Top Ten Essential Architecture top ten London Museums  
     
The British compulsion to collect artifacts means that Britain has the best museums in the world - we had a whole empire to plunder. Below is a shortlist of the main museums, but whatever your interest, from 17th Century fans, to fan engines, there's a museum specifically catering to your taste. And virtually all of them are free....
  For a more complete list, see the main list  
1 The British Museum  

architect

Sir Robert Smirke Queen Elizabeth gallery by Norman Foster

location

London

date

1823 to 1847

style

Ionic columns NeoClassical

construction

stone

type

Museum

The central quadrangle of the British Museum in London was redeveloped to become the Queen Elizabeth II Great Court, commonly referred to simply as the Great Court, during the late 1990s. It was opened by Queen Elizabeth II in 2000. The court has a tessellated glass roof by Foster and Partners (Architects) and Buro Happold (Engineers) covering the entire court and surrounds the original circular British Museum Reading Room in the centre, now a museum. It is the largest covered square in Europe. The glass and steel roof is made up of 1,656 pairs of glass windowpanes; each of a unique shape because of the undulating nature of the roof.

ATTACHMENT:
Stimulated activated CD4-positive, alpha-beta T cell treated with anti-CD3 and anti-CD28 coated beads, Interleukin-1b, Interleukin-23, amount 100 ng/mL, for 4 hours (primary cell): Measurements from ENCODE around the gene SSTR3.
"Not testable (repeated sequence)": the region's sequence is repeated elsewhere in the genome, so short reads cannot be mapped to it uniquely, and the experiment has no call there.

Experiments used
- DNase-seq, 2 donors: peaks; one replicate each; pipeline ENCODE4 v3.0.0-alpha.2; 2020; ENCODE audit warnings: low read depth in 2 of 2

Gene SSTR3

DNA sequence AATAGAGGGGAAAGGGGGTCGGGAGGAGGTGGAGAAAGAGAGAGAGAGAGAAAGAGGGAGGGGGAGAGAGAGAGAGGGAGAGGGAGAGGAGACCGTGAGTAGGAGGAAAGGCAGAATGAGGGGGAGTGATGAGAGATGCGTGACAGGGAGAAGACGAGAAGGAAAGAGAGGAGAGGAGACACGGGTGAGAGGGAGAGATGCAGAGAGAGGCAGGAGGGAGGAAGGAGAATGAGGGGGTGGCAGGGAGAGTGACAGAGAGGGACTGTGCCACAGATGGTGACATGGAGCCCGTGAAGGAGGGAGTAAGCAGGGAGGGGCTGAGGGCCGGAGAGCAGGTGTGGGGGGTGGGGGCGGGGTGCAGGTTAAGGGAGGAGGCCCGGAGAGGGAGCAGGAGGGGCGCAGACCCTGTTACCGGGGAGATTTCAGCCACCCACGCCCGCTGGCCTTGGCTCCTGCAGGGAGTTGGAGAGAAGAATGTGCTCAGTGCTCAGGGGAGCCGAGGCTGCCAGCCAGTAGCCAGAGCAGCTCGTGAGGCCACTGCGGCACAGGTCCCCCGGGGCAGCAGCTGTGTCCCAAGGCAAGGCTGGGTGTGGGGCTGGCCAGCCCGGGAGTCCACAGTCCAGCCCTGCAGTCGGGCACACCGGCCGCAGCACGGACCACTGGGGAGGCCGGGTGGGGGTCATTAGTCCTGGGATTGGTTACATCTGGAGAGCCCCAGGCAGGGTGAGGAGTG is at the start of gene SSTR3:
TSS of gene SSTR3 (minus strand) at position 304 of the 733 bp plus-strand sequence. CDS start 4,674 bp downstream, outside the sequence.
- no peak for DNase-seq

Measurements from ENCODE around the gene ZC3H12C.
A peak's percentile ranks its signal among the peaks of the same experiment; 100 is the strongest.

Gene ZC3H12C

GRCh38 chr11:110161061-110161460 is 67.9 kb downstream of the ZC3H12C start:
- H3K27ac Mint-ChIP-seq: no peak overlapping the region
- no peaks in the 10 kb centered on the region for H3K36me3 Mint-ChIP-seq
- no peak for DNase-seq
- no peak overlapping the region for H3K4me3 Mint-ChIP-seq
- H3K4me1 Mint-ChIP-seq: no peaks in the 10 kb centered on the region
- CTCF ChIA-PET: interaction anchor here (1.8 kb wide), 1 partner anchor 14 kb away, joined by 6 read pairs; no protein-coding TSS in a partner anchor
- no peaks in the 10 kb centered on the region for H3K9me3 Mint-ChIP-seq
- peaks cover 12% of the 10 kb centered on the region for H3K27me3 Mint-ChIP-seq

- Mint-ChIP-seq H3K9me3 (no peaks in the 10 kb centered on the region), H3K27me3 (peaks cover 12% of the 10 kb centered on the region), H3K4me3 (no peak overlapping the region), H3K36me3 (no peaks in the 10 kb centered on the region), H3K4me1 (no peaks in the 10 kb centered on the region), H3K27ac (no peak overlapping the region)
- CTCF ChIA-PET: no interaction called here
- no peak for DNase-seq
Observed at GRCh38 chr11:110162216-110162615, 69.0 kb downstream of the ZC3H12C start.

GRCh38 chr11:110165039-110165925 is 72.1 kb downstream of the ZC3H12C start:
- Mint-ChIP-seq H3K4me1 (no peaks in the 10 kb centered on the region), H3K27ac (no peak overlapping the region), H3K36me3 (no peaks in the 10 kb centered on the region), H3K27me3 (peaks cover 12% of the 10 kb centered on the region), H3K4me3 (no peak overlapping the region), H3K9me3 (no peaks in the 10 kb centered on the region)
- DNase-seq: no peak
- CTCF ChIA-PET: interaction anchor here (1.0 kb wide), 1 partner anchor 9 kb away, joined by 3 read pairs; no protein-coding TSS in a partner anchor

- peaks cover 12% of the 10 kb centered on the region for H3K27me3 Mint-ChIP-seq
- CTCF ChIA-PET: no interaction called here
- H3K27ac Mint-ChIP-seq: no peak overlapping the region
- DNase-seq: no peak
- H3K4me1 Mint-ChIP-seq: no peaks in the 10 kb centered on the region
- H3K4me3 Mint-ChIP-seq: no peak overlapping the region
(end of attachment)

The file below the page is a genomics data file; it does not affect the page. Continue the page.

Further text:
2 The Victoria and Albert Museum  
052-Vicandal-sm.jpg (28421 bytes)

architect

 

location

on the corner of Cromwell Gardens and Exhibition Road in South Kensington, west London

date

1900

style

Victorian and Edwardian

construction

stone

type

Museum
The Victoria and Albert Museum (often abbreviated as the V&A) is on the corner of Cromwell Gardens and Exhibition Road in South Kensington, west London, England. It specialises in applied and decorative arts.

The museum was established in 1852 as the South Kensington Museum under the control of the Science and Art Department, following the success of the Great Exhibition of 1851. Its first director was Sir Henry Cole, a utilitarian and joint organiser of the Great Exhibition who acquired some of the objects from the exhibition for the collection. Over the years the museum attracted many important collections to it. Originally, it contained both arts and sciences and was designed to inspire visitors with examples of achievement in both fields. It was believed at the time that this would help improve the tastes of consumers, manufacturers and designers, creating a virtuous circle that would benefit the culture and the economy.
 
     
3 Museum of Natural History  
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architect

Alfred Waterhouse

location

London

date

1860 to 1880

style

Victorian German Romanesque, Romanesque Revival 
Romanesque symmetrical facade. 

construction

iron frame, concrete vaults, terra cotta cladding

type

Museum

One of the grand Victorian museums of the 19th century, Alfred Waterhouse's Museum of Natural History had roots in designs by Sir Richard Owen, the museum's creator, and an 1864 competition won by Francis Fowke. The building integrates the romantic and the practical in an eclectic whole: German Romanesque stylistic use of dramatic arches and towers, decorated with a rich sculptural program of terra cotta, and a practical use of structural iron and contemporary mechanical systems.
 
     
4 The Tate Modern